Trump’s Inauguration Nightmare: All the Musicians Who Have Turned Down Invites

Donald Trump didn’t need Beyoncé’s help to become president, but he’s apparently desperate for some musical support at his inauguration. Sad!

12.23.16 12:42 AM ET

At Barack Obama’s first inaugural ball in 2009, he and Michelle Obama shared their first dance as president and first lady to Beyoncé’s live version of Etta James’ “At Last.” Also performing that night were supporters Jay Z, Mariah Carey, Alicia Keys, Mary J. Blige, Stevie Wonder, and a host of others.

Four years later, Beyoncé took the stage at Obama’s second inauguration to controversially lip sync “The Star-Spangled Banner.” That event also featured performances by James Taylor and Kelly Clarkson.

So far, Donald Trump has booked a 16-year-old former America’s Got Talent singer named Jackie Evancho.

America’s celebrity president-elect was a little too vocal during the campaign about his disdain for celebrities who endorse politicians, whining to a crowd just a few days before the election that he didn’t need Jay Z and Beyoncé to draw a crowd like his opponent did in Cleveland. “I’m here all by myself. Just me, no guitar, no piano, no nothing,” Trump said, defensively.

But now, Trump is reportedly so “unhappy” with his inauguration planning committee’s failure to attract top musical talent for his swearing-in that the team, led by The Celebrity Apprentice producer Mark Burnett, has brought on former American Idol and Dancing with the Stars booker Suzanne Bender to execute a “Hail Mary” with less than a month to go.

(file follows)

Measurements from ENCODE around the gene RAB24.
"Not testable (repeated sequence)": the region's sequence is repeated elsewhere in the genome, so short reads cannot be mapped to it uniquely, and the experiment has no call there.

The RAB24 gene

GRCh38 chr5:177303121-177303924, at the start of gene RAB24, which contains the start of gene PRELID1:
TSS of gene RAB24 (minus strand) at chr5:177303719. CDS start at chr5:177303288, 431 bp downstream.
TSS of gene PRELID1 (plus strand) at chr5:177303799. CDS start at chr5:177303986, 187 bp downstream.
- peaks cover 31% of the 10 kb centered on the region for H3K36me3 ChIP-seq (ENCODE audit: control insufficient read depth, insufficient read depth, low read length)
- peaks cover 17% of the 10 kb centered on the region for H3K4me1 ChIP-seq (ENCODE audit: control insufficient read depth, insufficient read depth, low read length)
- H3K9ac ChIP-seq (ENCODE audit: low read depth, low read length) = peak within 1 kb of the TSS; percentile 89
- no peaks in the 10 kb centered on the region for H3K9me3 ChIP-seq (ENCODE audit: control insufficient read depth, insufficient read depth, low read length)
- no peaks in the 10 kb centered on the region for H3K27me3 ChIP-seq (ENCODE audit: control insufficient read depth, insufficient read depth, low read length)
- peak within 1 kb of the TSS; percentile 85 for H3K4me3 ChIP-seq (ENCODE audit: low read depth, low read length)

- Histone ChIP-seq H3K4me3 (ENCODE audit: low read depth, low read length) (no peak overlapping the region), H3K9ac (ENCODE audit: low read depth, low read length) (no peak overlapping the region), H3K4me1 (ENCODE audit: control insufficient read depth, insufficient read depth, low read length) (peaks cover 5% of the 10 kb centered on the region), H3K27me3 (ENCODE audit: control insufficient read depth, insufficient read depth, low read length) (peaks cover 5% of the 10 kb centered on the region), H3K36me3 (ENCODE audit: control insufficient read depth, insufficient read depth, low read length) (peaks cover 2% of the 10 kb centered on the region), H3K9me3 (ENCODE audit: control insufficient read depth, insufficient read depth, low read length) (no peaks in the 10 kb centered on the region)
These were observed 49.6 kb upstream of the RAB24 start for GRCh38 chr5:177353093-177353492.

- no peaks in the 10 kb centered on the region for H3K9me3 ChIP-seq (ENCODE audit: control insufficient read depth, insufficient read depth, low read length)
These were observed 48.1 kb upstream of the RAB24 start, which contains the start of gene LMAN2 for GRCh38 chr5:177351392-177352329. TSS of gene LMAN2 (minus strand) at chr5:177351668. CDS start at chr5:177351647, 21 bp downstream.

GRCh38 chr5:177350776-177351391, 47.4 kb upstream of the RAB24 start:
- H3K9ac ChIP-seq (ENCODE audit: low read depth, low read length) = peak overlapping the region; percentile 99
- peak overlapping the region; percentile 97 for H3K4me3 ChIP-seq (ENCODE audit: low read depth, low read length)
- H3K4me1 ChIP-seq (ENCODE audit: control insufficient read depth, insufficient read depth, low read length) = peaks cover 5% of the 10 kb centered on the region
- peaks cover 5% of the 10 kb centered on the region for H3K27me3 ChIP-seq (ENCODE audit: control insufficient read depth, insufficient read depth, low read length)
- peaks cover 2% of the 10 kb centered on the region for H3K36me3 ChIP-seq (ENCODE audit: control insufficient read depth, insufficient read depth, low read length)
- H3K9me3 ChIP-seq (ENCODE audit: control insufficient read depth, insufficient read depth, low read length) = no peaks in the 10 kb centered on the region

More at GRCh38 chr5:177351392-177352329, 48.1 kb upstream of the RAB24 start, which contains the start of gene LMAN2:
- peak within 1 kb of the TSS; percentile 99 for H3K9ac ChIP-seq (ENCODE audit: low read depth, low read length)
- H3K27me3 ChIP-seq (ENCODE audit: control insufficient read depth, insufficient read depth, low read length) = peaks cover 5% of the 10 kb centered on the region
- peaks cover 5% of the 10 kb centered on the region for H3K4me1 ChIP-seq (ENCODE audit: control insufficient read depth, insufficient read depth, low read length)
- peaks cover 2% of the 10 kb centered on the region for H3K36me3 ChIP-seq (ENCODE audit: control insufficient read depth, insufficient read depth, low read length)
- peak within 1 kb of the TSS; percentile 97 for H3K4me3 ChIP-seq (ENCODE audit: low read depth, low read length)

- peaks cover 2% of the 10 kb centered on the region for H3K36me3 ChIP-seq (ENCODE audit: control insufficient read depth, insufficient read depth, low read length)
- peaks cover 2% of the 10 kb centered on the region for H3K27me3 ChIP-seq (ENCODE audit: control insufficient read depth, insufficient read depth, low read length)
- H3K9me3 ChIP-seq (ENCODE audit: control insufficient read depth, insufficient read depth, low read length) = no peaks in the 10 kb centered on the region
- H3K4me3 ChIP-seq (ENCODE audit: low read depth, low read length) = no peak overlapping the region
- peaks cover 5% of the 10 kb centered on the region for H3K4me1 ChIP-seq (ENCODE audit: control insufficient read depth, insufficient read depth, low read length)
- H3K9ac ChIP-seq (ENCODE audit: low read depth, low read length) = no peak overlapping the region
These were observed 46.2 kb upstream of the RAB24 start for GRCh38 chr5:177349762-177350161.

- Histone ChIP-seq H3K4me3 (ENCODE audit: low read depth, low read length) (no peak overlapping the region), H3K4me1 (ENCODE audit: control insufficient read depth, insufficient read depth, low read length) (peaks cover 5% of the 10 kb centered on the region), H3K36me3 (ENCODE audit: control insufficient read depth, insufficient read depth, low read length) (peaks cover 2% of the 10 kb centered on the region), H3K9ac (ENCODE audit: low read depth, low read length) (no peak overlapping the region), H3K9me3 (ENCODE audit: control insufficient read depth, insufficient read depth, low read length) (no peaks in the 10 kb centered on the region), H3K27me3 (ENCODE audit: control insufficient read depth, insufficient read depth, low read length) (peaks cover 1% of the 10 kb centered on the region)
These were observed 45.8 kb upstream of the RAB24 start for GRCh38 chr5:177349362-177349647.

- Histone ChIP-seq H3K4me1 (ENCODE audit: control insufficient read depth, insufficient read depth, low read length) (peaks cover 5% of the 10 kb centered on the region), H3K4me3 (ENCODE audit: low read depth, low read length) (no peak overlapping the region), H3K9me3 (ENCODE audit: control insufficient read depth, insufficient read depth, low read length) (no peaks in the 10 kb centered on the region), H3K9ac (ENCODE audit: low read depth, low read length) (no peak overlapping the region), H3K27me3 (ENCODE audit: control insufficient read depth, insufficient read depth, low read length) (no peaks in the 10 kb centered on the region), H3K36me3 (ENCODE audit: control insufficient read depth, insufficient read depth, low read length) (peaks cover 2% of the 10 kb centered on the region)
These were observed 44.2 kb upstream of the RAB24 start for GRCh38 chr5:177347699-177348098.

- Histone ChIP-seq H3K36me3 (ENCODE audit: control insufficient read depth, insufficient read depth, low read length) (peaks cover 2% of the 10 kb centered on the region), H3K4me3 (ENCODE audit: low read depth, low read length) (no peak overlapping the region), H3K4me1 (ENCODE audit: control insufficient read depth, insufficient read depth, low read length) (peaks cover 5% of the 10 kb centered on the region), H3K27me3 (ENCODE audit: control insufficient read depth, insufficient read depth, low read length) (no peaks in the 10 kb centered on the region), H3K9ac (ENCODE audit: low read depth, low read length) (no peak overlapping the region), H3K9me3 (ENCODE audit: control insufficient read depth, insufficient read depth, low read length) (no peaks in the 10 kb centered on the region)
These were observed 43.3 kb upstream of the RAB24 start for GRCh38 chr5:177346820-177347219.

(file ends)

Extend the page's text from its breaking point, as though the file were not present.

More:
Besides the little-known Evancho, the biggest names that Boris Epshteyn, communications director for the inaugural committee—a job title only slightly more glamorous than Trump TV host—was able to announce on CNN Thursday were the Radio City Rockettes and the Mormon Tabernacle Choir, both of which have performed at previous inaugurations. An invite to the remaining members of the Beach Boys (sans Brian Wilson, who is the Beach Boys) is still under consideration by the band.

There is a much longer list of artists and groups to whom the Trump team has reached out, but have politely declined, opting to steer clear of an event that is shaping to draw less celebrity firepower than the Republican National Convention—which featured such luminaries as Scott Baio and Antonio Saboto Jr.

Below is a list of the major talent that has said no to Trump so far.


One of the first names to emerge as a possible inauguration performer for Trump was Elton John, who Anthony Scaramucci, a vice chairman of the presidential inaugural committee, said would be doing a “concert on the Mall” for the event, adding, misleadingly, “This will be the first American president in U.S. history that enters the White House with a pro-gay-rights stance.” But according to a spokesperson for the singer, “Elton will not be performing a Trump inauguration.”

Asked about Trump’s use of his song “Tiny Dancer” at his campaign rallies earlier in the year, John replied, “I don’t really want my music to be involved in anything to do with an American election campaign. I’m British. I’ve met Donald Trump, he was very nice to me, it’s nothing personal, his political views are his own, mine are very different, I’m not a Republican in a million years. Why not ask Ted fucking Nugent? Or one of those fucking country stars? They’ll do it for you.” 

Get The Beast In Your Inbox!
By clicking "Subscribe," you agree to have read the Terms of Use and Privacy Policy
Thank You!
You are now subscribed to the Daily Digest and Cheat Sheet. We will not share your email with anyone for any reason